En español
NIDA

Menu

2014 Avant-Garde Awards focus on strengthening the immune system

NIH’s HIV/AIDS research awards offer hope in battling HIV infection and improving long-term outcomes in HIV-infected drug users

May 19, 2014

Dr. Jacques Normand describes the 2014 NIDA Avant-Garde awardsDr. Jacques Normand describes the 2014 NIDA Avant-Garde awards Watch video

With proposals ranging from enhancing the immune system’s ability to fight HIV infection to improving long-term immune health in HIV-infected drug users, three scientists have been chosen to receive the 2014 Avant-Garde Award for HIV/AIDS Research from the National Institute on Drug Abuse (NIDA), part of the National Institutes of Health. The three scientists, Drs. Stephen Waggoner, Heinrich Gottlinger, and Melanie Ott, will each receive $500,000 per year for five years to support their research. NIDA's annual Avant-Garde award competition, now in its seventh year, is intended to stimulate high-impact research that may lead to groundbreaking opportunities for the prevention and treatment of HIV/AIDS in drug users.

Awardees are:

Dr. Stephen WaggonerDr. Stephen Waggoner

Awardee: Stephen Waggoner, Ph.D.,
Cincinnati Children’s Hospital Medical Center             

Project: A revolutionary vaccine approach to prevent HIV infection in substance abuse

Dr. Waggoner’s group will play an important role in the ongoing science of HIV vaccine development. His project will focus on preventing natural killer cells from destroying activated helper CD4 cells, to strengthen vaccine effectiveness.  The CD4 helper cells support the functioning of the immune system against infections, including HIV. A vaccine that enhances the immune system’s long-term ability to resist infection could enhance the antibodies against HIV and delay progression to AIDS in vulnerable populations. This will be particularly valuable among drug users who are much less likely to be treated and to have some of the worst outcomes.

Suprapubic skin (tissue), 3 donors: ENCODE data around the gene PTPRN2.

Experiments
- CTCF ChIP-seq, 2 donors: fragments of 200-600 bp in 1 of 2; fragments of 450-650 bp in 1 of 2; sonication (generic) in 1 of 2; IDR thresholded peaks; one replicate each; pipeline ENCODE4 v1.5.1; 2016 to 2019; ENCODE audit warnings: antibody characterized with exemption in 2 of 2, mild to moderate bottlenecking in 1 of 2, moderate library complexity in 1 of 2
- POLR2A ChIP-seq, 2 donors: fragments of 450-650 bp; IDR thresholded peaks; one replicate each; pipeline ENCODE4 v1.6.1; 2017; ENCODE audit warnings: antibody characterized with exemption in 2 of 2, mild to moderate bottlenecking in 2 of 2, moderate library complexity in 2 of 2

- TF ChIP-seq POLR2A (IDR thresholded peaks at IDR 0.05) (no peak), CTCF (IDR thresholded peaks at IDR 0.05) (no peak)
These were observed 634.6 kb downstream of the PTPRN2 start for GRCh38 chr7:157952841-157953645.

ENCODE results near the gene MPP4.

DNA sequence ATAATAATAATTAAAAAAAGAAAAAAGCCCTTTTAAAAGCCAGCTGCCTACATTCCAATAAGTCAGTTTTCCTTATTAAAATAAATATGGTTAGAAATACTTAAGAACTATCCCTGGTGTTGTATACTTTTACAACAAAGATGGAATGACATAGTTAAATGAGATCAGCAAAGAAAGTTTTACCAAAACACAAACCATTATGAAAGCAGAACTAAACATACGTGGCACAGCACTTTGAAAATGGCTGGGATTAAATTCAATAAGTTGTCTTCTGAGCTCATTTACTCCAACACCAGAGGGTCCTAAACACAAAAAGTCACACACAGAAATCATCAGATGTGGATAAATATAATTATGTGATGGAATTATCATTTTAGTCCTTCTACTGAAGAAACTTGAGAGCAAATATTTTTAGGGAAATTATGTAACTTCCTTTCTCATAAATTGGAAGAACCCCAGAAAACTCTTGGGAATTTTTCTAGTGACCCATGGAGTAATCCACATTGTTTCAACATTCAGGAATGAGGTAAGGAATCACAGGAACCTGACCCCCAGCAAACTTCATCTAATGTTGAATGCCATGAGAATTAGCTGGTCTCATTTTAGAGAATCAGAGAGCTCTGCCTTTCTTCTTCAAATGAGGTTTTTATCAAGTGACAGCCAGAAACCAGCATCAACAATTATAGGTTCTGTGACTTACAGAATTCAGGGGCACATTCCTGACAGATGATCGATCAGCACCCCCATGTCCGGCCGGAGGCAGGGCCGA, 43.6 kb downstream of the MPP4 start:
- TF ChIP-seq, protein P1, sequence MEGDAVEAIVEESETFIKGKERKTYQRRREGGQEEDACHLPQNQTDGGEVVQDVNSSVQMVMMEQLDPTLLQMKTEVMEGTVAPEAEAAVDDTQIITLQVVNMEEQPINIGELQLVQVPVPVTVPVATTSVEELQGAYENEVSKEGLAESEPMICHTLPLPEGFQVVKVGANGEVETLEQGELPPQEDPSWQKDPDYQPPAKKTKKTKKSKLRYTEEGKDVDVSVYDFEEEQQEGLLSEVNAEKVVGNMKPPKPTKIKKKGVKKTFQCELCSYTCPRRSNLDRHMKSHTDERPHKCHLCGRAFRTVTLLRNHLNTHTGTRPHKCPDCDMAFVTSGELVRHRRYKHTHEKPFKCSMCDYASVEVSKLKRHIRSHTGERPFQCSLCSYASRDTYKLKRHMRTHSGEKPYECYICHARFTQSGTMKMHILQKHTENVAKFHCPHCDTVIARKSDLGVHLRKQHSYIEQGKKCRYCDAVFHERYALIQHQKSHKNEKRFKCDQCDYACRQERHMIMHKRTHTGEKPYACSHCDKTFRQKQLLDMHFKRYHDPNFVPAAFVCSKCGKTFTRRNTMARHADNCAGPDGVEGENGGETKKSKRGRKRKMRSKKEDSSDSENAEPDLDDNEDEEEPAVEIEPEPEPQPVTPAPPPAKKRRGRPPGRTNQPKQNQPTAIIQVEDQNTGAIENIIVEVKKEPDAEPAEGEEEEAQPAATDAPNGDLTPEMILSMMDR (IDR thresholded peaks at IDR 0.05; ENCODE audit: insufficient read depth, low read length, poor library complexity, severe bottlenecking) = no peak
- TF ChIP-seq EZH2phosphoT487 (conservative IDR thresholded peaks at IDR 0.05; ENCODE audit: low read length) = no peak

“Millions of people, including those with substance use disorders, would benefit from the development of an effective HIV vaccine,” said Waggoner. “This award will permit our group to pursue a revolutionary vaccination approach designed to overcome natural roadblocks imposed by the immune system in order to prevent new HIV infections.”

Dr. Heinrich GottlingerDr. Heinrich Gottlinger

Awardee: Heinrich Gottlinger, M.D.,
University of Massachusetts Medical School, Worcester

Project: Mechanism of HIV cell-cell transmission of relevance to substance users

Dr. Gottlinger will explore the roles of two specific proteins involved in HIV’s movement from an infected to an uninfected cell. Because this route of infection allows HIV to evade the immune system’s antibodies, a clearer understanding of this process can inform new strategies to prevent HIV and slow HIV disease progression. Such strategies could be especially relevant for injection drug users, who may be exposed to HIV through sharing syringes that contain infected cells.

“HIV transmission via direct cell-to-cell contact is vastly more efficient than the transmission of cell-free virus, and could contribute substantially to the transmission of HIV by blood contact, as may occur among injection drug users. The Avant-Garde award provides us with a unique opportunity to explore in detail how certain cellular pathways are exploited by HIV to move from one cell to another so efficiently,” said Gottlinger.  “We hope that the planned research will yield translational insights into how to block this important mode of transmission and thus benefit all patients infected with HIV, especially substance users.”

Dr. Melanie OttDr. Melanie Ott

Awardee: Melanie Ott, M.D., Ph.D.,
Gladstone Institutes, San Francisco

Project: A new model of accelerated immune aging in HIV-infected drug users